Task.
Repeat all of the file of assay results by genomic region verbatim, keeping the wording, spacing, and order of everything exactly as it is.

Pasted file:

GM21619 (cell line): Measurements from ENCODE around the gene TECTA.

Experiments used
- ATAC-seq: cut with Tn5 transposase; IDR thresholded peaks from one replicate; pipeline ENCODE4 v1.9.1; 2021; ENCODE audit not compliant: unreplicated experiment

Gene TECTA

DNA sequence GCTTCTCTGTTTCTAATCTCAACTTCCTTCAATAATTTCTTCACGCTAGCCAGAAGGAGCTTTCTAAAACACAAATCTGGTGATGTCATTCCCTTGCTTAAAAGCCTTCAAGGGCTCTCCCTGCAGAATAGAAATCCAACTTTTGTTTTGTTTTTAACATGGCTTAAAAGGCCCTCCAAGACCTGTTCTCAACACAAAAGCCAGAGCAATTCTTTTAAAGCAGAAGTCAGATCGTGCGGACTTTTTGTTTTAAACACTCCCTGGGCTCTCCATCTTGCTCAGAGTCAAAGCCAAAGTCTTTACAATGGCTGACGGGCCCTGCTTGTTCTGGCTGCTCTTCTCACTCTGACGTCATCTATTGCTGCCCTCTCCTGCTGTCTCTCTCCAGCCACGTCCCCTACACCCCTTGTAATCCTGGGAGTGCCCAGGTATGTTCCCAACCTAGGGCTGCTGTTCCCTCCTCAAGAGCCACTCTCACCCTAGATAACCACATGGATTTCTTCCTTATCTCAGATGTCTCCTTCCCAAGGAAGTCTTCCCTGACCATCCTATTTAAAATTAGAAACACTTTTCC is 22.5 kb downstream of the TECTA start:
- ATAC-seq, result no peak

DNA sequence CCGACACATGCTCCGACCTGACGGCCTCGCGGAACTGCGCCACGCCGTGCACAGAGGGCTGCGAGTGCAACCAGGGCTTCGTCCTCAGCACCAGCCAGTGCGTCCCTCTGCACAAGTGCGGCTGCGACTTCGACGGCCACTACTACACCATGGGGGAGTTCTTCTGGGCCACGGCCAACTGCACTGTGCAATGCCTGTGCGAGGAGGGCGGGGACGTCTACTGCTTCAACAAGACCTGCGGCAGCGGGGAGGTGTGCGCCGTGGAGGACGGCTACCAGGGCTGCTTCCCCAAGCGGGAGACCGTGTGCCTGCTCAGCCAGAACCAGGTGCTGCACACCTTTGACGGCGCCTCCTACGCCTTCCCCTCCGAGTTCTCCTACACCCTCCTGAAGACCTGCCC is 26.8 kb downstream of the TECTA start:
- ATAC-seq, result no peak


GM21619 (cell line): Measurements from ENCODE around the gene TECTA.

Experiments used
- ATAC-seq: cut with Tn5 transposase; IDR thresholded peaks from one replicate; pipeline ENCODE4 v1.9.1; 2021; ENCODE audit not compliant: unreplicated experiment

Gene TECTA

DNA sequence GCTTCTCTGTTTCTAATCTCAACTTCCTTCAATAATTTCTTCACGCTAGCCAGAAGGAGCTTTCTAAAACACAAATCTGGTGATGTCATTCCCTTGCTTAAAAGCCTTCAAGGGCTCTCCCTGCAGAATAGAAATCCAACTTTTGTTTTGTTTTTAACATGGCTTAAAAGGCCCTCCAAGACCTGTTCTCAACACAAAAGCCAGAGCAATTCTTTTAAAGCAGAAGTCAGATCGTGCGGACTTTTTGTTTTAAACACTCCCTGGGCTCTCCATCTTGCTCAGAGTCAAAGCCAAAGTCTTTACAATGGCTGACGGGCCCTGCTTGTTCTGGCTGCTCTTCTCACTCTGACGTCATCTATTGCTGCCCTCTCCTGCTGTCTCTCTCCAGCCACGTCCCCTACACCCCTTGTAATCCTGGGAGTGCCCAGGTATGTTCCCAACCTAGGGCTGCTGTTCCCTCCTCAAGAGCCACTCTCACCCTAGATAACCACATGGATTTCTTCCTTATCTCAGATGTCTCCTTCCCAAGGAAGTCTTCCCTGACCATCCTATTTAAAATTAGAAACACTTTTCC is 22.5 kb downstream of the TECTA start:
- ATAC-seq, result no peak

DNA sequence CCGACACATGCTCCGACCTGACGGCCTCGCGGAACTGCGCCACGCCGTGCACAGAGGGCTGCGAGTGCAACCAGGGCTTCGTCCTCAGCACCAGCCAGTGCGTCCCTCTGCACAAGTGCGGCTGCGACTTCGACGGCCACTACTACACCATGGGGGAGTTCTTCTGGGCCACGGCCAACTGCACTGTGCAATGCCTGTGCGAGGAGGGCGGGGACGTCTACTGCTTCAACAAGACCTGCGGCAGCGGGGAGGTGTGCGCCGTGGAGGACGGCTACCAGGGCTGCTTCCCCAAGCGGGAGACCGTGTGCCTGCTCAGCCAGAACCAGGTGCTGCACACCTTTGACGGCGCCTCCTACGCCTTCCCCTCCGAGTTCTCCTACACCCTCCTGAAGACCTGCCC is 26.8 kb downstream of the TECTA start:
- ATAC-seq, result no peak